Conversely, it is preferable to relocate the methaniser to the outskirts of very dense neighbourhoods or neighbourhoods already equipped with waste management systems. “With the Decisive research project5, we have shown that micro-methanisation does not replace other recovery solutions but is complementary,” says Anne Trémier. “In new districts, these local units make it possible to rethink the entire recovery chain while adapting to needs.” Anne Trémier adds, “existing methanisation or composting facilities will not be able to increase their treatment capacity. With the obligation to treat bio-waste at source, micro-methanisation in peri-urban areas can meet these additional recovery needs.” Finally, one of the Decivise project pilots has shown the interest of implementing micro-methanisation in sparsely populated areas, thus reducing the transport of bio-waste.
What are the obstacles to micro-methanisation?
However, the process is still not very widespread in Europe. The first units were identified in the early 2000s in eco-districts in Germany and the Netherlands6. SEaB Energy, a British company, is the European leader in urban micro-methanisation, and a few French start-ups have emerged in recent years (such as Bee&Co). A report by Metha’synergie7 (the institutional and professional players in the methanisation sector in the PACA region) lists 875 on-farm micro-methanisation units in Europe in 2015, including 660 in Germany and 26 in France. The author carries out a more recent census in 2020 in France: 90 units are counted, including 3 treating bio-waste. Micro-methanisation is widely deployed in agricultural environments, and in France only a few pilot units are testing the process in urban environments.
There is no micro-methanisation installation using bio-waste in France that has yet demonstrated its economic performance.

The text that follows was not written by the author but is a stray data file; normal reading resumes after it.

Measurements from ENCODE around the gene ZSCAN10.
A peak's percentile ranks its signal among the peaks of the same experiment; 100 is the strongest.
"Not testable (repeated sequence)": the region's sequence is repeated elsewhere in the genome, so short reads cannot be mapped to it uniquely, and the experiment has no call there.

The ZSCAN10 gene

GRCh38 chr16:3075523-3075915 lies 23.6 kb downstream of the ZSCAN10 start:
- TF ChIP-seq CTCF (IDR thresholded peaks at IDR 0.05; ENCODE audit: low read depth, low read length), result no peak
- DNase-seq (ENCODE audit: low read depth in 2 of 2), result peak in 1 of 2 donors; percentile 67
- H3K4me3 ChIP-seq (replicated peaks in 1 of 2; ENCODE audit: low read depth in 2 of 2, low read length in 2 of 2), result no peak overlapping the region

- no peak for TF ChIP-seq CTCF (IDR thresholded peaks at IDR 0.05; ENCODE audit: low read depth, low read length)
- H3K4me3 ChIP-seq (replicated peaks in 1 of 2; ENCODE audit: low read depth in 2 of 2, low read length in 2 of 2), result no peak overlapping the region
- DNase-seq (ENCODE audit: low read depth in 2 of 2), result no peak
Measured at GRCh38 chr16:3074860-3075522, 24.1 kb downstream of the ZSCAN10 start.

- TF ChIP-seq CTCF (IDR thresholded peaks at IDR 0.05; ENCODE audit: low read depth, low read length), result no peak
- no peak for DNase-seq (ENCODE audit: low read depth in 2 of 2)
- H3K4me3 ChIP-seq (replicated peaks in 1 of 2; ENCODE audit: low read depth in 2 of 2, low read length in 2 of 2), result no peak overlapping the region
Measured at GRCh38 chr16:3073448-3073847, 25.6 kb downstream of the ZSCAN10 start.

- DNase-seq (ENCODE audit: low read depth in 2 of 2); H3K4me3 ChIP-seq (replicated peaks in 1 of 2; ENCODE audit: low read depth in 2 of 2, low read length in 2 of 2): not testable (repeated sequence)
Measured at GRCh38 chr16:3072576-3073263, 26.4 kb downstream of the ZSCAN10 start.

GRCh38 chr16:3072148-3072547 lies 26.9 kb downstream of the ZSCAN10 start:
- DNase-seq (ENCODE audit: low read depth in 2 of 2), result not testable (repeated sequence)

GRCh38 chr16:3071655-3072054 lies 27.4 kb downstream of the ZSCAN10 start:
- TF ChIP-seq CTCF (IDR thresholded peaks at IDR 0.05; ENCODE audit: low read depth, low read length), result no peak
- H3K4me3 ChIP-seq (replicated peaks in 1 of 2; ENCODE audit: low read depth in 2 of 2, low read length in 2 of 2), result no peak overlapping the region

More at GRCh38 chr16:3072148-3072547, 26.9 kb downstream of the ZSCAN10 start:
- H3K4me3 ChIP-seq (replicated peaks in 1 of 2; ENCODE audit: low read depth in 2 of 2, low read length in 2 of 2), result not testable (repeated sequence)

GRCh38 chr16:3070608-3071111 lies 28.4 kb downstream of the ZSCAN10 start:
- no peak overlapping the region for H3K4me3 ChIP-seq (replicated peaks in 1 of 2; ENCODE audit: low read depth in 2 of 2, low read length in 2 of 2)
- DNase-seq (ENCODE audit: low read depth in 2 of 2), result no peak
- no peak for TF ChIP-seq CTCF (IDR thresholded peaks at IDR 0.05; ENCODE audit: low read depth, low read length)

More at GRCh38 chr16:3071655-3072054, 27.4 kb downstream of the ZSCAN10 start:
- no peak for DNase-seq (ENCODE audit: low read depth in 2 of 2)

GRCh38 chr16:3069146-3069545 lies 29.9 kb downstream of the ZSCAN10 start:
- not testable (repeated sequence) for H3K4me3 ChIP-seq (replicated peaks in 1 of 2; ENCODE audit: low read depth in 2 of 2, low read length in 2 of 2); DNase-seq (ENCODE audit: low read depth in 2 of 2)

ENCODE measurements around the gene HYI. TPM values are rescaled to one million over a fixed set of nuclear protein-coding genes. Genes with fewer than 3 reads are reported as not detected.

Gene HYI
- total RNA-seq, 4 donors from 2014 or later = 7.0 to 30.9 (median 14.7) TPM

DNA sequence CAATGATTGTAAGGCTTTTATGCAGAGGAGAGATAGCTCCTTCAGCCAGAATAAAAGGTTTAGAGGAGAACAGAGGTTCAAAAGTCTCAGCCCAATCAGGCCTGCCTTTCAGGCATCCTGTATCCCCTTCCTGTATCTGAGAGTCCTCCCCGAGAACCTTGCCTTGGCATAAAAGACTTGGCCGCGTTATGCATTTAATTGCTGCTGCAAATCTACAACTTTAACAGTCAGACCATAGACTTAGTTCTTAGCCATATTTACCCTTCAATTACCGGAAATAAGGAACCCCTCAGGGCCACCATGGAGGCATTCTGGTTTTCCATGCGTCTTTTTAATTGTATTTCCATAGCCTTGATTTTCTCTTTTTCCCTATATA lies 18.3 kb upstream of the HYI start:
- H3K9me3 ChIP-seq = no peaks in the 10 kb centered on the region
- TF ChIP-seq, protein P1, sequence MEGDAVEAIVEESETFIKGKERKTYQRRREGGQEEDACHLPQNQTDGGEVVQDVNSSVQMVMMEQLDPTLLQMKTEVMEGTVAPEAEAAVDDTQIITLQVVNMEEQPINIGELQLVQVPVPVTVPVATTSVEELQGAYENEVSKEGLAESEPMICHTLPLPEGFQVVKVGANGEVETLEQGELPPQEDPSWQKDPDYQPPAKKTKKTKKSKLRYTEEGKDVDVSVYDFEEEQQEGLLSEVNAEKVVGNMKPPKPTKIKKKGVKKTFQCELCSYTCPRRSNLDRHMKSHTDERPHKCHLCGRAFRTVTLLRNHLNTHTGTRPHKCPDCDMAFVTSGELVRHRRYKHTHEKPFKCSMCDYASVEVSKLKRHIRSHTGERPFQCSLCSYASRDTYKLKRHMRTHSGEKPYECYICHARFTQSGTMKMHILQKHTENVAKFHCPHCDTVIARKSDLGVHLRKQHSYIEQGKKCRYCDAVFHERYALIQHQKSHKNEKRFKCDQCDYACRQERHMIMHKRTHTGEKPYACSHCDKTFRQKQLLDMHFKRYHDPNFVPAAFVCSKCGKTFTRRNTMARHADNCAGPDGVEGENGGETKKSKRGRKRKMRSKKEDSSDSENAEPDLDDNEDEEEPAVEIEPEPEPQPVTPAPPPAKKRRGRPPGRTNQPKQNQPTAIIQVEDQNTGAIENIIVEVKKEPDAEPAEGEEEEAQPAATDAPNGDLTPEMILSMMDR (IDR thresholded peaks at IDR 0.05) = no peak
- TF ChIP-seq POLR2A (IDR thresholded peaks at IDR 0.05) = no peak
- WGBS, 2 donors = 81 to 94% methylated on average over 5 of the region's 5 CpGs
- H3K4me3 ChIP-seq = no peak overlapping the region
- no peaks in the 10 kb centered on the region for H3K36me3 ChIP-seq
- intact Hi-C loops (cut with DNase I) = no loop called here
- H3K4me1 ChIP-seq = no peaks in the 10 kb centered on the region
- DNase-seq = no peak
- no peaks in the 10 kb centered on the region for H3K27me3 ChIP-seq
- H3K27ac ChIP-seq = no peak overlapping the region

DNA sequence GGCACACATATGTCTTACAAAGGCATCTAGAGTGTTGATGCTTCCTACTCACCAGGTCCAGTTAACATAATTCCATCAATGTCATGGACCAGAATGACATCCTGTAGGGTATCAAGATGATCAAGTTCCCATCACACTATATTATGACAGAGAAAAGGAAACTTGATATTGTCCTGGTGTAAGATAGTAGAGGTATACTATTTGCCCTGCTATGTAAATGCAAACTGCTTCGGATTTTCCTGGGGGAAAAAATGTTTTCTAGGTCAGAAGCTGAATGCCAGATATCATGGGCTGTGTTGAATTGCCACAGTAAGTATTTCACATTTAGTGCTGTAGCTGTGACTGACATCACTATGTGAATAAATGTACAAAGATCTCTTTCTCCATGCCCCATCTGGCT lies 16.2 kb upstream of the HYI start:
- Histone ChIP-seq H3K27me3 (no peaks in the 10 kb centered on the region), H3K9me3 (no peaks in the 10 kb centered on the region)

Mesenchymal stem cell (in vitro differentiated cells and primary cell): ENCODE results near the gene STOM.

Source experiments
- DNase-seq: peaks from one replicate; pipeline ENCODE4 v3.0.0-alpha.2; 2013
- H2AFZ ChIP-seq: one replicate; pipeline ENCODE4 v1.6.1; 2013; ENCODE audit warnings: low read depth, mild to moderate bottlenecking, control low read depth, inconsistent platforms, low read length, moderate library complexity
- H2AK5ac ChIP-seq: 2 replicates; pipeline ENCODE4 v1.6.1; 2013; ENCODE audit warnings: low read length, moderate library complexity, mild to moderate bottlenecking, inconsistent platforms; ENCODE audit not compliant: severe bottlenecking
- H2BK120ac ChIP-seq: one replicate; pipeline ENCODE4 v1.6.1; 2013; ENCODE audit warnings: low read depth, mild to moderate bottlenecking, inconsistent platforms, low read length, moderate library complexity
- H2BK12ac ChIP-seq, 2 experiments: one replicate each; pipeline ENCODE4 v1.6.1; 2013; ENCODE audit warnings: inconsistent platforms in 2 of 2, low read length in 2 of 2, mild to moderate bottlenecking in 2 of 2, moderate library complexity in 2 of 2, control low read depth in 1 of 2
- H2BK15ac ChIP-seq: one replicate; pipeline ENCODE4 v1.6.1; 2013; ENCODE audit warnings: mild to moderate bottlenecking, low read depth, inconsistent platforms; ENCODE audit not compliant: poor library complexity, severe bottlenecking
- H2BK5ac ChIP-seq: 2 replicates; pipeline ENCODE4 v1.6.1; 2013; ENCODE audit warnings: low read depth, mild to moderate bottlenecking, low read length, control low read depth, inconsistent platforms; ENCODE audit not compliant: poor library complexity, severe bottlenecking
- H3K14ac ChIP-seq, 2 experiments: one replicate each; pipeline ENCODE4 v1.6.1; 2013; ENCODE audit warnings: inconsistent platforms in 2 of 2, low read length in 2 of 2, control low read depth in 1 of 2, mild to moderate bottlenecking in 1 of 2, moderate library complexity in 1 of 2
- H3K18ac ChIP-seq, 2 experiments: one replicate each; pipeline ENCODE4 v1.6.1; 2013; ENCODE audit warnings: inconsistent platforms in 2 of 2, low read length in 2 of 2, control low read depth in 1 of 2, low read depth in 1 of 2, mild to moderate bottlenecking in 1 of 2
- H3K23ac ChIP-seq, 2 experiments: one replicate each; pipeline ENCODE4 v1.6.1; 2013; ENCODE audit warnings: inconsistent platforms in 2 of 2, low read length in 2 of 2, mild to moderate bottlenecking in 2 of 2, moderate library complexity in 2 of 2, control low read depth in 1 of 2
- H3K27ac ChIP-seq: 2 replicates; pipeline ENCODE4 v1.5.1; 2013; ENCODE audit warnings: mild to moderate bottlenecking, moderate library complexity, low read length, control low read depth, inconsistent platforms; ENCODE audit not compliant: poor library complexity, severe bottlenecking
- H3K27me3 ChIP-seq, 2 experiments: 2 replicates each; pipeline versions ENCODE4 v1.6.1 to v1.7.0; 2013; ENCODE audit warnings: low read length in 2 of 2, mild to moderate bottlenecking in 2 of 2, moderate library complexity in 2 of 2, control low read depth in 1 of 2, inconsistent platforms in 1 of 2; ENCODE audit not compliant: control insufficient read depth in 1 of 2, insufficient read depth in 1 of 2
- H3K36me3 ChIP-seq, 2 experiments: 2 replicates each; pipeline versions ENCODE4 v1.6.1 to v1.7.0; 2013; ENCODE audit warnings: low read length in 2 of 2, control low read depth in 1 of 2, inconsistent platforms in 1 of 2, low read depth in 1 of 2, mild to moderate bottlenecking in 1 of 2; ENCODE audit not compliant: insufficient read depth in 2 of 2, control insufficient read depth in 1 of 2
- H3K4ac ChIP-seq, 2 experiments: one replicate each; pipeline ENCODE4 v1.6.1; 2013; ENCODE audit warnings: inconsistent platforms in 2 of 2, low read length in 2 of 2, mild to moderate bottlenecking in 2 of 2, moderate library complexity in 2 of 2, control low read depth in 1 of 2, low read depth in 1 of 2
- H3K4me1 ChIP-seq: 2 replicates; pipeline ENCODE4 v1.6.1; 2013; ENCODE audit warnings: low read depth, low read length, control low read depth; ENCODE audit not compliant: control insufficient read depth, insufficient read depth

The reason for such a timid deployment? Economic profitability. The investment required to install a micro-methanisation unit for biowaste or food industry residues is between €150,000 and €700,000. And the unit consumes heat and electricity: part of the production is used to power it. As a result, the quantities of biogas, electricity or heat sold are small. “I don’t know of any micro-methanisation installations for bio-waste in France that have demonstrated their economic performance, although we have supported many pilots,” points out Julien Thual. “The economic aspect is underestimated, and neighbourhood composting facilities are often more affordable technically and economically.” Some new avenues of recovery are being explored to ensure the profitability of these systems. In the Decisive project, the digestate was used as a substrate to produce a biopesticide similar to a commercial product. “The process is less energy intensive than the one currently used,” says Anne Trémier. “We imagine that part of the profitability of micro-methanisation could come from these high value-added products from the digestate.”
In addition, there are regulations. Considered as classified installations for the protection of the environment (ICPE), just like larger methanisation units, micro-methanisation units must be installed more than 100 m from dwellings. “This is a very important barrier for these proximity installations, and one wonders whether a special regime could be put in place,” states Anne Trémier.
Will micro-methanisation be the solution of the future in cities? “It is important to identify the territorial context: the available sources of waste, the existing installations, etc.,” concludes Julien Thual. “The idea of micro-methanisation is attractive, but it must first demonstrate good performance, including economic performance.” Micro-methanisation can, in the same way as local composting, benefit from greater social acceptance. “Previous studies89 have shown that home composting encourages local residents to sort better and even produce less waste,” concludes Anne Trémier. “We do not yet have the same experience with micro-methanisation, but we hope that it will be as acceptable.”